Your last day on the Coast to Coast is a long day but it’s a spectacular one. A lovely day of walking through the Esk Valley featuring cosy English villages nestled in gentle bucolic hills. For sheer charm, only the Lake District villages come even close. Walk through the village of Egton Bridge to Grosmont, home of the North York Moors Railway.  There’s a steep climb up to the top of Sleights Moor where you’ll get great views of the North Sea.

From Littlebeck, walk through woodlands to the Falling Foss Falls before meeting up with country lanes for the gentle ascent to the top of the Graystone Hills moor and onto the village of High Hawsker before reaching the tall sea cliffs north of Robin Hoods Bay. Continue down through the village to the Bay Hotel at the very bottom to the sign proclaiming the official endpoint of the Coast to Coast – 192 Miles from St Bees (309 km).

Walks: Easy / 31 km / 8 to 9 hrs
Ascent: 800 m / Descent: 870 m
Meals: Cooked breakfast and walkers lunch
Accommodation: Robin Hood’s Bay in an ensuite room

DAY 16
Robin Hood's Bay and away

After breakfast, the trip officially ends. This is a beautiful place to rest and take some time out. There’s also the opportunity to wander through the cobbled streets or take a beach walk.

Meals: Cooked breakfast

WHAT’S INCLUDED

  • Pack-free walking

  • 25+ years experience

  • Customised

  • Eco Travel

  • Walk the entire iconic Coast to Coast track, end to end, pack free
  • Walk in 3 major national park areas – Lake District, Yorkshire Dales & North York Moors
  • 15 nights accommodation in character-filled English B&Bs and pubs
  • Excellent English home-cooked breakfast daily and walkers lunches
  • Stunning high routes for good weather days and low-level routes for those bad weather days
  • The glorious Lake District, Yorkshire Dales, and beautiful North York Moors
  • Grasmere Valley, ‘the loveliest spot that man hath found’ according to Wordsworth
  • Enjoy worry-free navigation with our comprehensive track notes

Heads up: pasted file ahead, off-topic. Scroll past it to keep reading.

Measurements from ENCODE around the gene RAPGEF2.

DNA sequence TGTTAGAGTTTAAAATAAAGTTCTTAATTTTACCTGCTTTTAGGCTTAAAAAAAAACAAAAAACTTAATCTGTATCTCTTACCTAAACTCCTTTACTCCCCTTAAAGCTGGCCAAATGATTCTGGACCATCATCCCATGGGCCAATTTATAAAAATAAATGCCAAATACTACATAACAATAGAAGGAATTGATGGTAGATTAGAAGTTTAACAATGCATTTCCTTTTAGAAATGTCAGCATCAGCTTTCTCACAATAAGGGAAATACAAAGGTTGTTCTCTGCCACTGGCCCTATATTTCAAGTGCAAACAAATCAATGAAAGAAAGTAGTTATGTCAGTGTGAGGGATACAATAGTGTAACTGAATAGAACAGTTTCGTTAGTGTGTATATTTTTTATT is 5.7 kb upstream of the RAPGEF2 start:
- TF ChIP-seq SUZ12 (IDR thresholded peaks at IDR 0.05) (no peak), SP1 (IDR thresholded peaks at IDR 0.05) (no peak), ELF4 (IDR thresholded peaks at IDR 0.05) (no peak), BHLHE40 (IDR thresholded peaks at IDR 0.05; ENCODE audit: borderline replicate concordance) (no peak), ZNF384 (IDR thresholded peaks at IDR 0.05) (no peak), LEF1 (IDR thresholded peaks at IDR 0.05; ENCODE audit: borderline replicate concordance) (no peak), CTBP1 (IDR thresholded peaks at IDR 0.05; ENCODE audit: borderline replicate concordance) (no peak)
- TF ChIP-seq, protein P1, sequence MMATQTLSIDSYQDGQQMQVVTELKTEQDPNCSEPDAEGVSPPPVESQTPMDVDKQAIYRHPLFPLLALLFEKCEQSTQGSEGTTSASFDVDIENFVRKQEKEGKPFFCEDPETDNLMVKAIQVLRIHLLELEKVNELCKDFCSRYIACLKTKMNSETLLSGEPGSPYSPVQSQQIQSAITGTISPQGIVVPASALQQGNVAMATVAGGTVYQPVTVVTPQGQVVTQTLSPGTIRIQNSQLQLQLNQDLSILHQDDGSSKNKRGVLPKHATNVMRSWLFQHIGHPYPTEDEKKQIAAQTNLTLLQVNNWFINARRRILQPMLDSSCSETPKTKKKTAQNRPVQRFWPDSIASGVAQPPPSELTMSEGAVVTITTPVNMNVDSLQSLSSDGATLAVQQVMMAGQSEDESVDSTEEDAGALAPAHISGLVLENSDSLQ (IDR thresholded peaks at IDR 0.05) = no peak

• 24/7 support with our local partner network on the ground

ACCOMMODATION & DINING

OVERVIEW

A real highlight of this walk is staying in the traditional English Bed and Breakfast and pub accommodations along the way. Be prepared to be spoiled with a warm welcome each day from your hosts who in many cases own the accommodation, and subsequently provide a much more personable experience. Most of your hosts have intimate knowledge of the history of the Coast to Coast track, and some of them have walked it numerous times. All the properties are clean and comfortable and offer all the local hospitality that the English are renowned for, including crisp clean local ale.

After a big day on the track enjoy a warm shower, a comfortable bed, and a cooked dinner (we’ve left this to you as there are many choices on offer). We do however include all the breakfasts and all the lunches (except for one).

All the accommodations listed below are our’ go-to’ accommodations but on some occasions, we may have to swap out one accommodation for another of equal quality due to lack of availability.

  • NIGHT 1

  • NIGHT 2

  • NIGHT 3

  • NIGHT 4

  • NIGHT 4

  • NIGHT 5

  • NIGHT 6

  • NIGHT 6

  • NIGHT 7

  • NIGHT 8

  • NIGHT 9

  • NIGHT 10

  • NIGHT 11

  • NIGHT 12

  • NIGHT 13

  • NIGHT 14

  • NIGHT 14

  • NIGHT 15

FITNESS GUIDE

It’s well worth investing some time and effort preparing for your walking holiday. The graph shows the average daily distance, elevation and terrain difficulty for your hike. The dotted line indicates the average across all our walks, which will give you a feel for how challenging your walk is compared to all – and the recommended type, and amount, of preparation needed.  Of course, you can adapt this according to your existing fitness levels and lifestyle.

The graph and the information below can be used in conjunction with the fitness guide to help you prepare for your walking adventure. Across all walks, average daily distance is 16.8km, average daily elevation is 448m, average terrain difficulty is 5/10.

ngraph

DISTANCE - ABOVE AVERAGE

Distance training is a major consideration in your overall training program. As you progress, incorporate longer walks into your training plan.

Schedule one or two long walks each week, gradually increasing the distance until you can comfortably cover 17-25 km in a single day. Also include walks on consecutive days to help your body adapt to the demands of walking for multiple days in a row. Take every opportunity you can to walk. If you have a fitness watch or phone, you should try to reach >15,000 steps every day.

Ensure you can comfortably walk the average distance per day displayed in the graph, at least one month before you undertake your hike.